Iceland is a plucky Nordic country with volcanoes, geysers, springs and around 340,000 people (for reference, that’s roughly 1% of Canada’s population). Due to it small population, it can be difficult to break into the Icelandic economy, so there aren’t many global franchises in the country. In 1993, when McDonald’s opened, the locals were over the moon! The Prime Minister at the time was pictured sinking his teeth into a burger, and it made all the papers (that was basically viral in those days). It became fairly successful in the country, although it had to compete with a beloved home-grown burger chain called ‘Hambórgarabúllan’. What a mouthful! (pardon the pun). Things took a turn for McDonald’s during the 2008 financial crash, or ‘Credit Crunch’. It just became too expensive to run a restaurant, and McDonald’s had to give in. When McDonald’s announced its closure in 2008, around 15,000 people lined up to get one last Value Meal while they still had the chance. This was such a big deal that the last burger to be sold is still kept in their national museum. Worryingly, it still hasn’t started to go bad although it’s roughly 10 years old. If you want to see it, there is a webcam running on the exhibit constantly so you can check in for decay whenever you want!
So, it’s becoming pretty clear that American businesses like McDonald’s aren’t always welcome overseas. Gee, I wonder why! Amazingly, there was a McDonald’s in Iran once upon a time, which closed in 1979. McDonald’s got the boot during the revolution in Iran, after which there was a massive rejection of American culture. McDonald’s isn’t alone in this; lots of other American things have also been banned, including everyone’s favorite cartoon family -The Simpsons! Look, I know what you’re thinking: how do they survive without it? Well, Iran actually has a mock McDonald’s called ‘Mash Donald’s’, which uses a suspiciously similar logo. This boasts a delicious menu including the ‘Mash Donald’s baguette burger’ (instead of a Big Mac) and a 46-centimeter long sandwich! Amazingly, after many years eating the copycat’s food, it seems Iranians might be about to get the real deal. Bridges are being built between the two countries… maybe a restaurant can be too! McDonald’s have said ‘in the future we may take steps to open McDonald’s restaurants in Iran’, so it’s looking promising. There is already a franchise application online for setting up stores in Iran. Don’t get too excited though, this is also true for other countries that the US currently can’t trade with, like Syria. All we can do is wait to see if anyone picks up the offer.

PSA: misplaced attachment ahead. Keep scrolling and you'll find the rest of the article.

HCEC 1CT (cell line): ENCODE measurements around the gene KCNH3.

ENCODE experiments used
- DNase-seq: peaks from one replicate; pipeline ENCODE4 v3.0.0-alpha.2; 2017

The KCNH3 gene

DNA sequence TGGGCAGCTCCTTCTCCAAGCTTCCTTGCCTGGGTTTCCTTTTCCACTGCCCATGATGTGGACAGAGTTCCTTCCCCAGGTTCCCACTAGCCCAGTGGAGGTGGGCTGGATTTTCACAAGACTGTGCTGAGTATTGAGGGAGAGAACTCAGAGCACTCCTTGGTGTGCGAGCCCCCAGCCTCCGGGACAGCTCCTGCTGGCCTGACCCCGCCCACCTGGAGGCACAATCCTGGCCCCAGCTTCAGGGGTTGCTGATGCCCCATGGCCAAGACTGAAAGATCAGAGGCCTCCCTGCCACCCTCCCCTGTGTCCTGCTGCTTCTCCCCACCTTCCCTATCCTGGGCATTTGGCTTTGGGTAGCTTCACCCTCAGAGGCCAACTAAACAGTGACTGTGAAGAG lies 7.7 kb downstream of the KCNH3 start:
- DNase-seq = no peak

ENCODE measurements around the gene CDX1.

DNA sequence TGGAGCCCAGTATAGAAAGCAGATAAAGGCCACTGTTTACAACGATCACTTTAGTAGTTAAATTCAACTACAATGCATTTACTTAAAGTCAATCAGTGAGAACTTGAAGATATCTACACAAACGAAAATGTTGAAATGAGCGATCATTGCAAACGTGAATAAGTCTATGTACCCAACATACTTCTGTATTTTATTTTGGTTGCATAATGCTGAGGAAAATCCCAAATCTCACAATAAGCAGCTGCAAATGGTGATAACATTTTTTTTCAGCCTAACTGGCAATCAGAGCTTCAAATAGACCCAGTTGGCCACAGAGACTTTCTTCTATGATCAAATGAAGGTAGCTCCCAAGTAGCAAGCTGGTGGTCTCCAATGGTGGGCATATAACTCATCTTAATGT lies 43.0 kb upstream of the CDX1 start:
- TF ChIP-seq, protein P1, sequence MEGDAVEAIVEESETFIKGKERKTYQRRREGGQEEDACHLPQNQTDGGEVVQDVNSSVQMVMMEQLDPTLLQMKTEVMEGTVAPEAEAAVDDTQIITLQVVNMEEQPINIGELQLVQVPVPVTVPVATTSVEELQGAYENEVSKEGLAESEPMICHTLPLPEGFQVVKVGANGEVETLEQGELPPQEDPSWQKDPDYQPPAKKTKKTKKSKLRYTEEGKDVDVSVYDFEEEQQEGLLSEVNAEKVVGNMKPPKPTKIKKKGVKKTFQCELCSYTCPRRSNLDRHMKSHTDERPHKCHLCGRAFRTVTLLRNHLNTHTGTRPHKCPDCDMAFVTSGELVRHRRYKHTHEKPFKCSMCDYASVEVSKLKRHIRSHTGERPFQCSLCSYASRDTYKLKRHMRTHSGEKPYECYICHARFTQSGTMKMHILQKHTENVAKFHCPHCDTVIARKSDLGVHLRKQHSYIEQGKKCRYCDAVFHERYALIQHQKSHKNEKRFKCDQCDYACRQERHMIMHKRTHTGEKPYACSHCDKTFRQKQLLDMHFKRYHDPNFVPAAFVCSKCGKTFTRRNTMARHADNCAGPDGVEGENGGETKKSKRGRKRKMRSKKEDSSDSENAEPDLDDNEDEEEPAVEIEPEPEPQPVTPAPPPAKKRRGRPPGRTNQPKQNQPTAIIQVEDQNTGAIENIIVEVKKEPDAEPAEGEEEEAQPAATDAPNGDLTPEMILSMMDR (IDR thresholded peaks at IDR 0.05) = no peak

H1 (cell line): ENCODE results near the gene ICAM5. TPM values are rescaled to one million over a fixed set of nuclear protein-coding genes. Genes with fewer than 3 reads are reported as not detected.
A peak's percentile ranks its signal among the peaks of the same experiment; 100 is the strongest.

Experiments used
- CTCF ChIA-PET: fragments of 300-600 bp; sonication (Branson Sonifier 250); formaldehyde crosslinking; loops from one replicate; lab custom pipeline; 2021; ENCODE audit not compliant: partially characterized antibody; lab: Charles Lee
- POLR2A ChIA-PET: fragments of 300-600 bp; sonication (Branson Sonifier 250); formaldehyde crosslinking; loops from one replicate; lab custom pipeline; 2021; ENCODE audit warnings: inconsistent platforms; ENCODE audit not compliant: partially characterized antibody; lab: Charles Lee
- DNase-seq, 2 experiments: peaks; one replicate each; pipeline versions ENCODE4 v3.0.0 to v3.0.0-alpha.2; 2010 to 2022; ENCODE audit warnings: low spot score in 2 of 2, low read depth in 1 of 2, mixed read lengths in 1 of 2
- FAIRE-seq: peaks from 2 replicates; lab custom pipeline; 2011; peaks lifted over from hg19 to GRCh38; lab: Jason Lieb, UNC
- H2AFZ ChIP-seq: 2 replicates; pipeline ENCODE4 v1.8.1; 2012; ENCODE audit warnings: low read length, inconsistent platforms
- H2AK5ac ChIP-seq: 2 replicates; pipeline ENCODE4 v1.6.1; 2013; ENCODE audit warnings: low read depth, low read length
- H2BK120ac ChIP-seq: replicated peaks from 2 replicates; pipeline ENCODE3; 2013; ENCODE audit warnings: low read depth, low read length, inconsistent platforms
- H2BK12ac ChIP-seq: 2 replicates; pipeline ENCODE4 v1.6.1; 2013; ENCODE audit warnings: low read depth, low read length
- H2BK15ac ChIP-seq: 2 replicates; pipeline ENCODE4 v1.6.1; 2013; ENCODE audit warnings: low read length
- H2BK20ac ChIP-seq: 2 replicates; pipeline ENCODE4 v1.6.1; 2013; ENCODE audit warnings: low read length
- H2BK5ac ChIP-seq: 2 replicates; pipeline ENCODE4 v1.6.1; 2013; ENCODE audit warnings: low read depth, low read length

Zimbabwe is a country in southern Africa home to Victoria Falls and McDonald’s Fails. For McDonald’s, Zimbabwe is a nut they’ve never quite managed to crack. In 1997, McDonald’s began looking at setting up their latest McVenture in Zimbabwe with the hope of opening a new restaurant in 1999. Things were looking promising at first, and then… BOOM! That’s when a huge political s**t storm happened (which was completely unrelated to McDonald’s, of course). This tanked the economy, and unemployment and inflation rates hit the roof! Money had basically no value due to hyperinflation. Obviously, McDonald’s could no longer move there, and so plans were put on hold. Zimbabwe has struggled to steer its economy back, and it is still a turbulent time to invest. Naturally, McDonald’s has kept its eye on Zimbabwe anyway, and they ‘will take steps to open McDonald’s in Zimbabwe’. But is this likely to happen? Well, this could be a problem for existing fast-food joints that already operate there. Nando’s and Steers are very big names in the south of Africa and have stayed profitable even in the financial uncertainty. They are going to be some serious competition for McDonald’s! If McDonald’s want a place at this table, it looks like they’ll have to fight for it.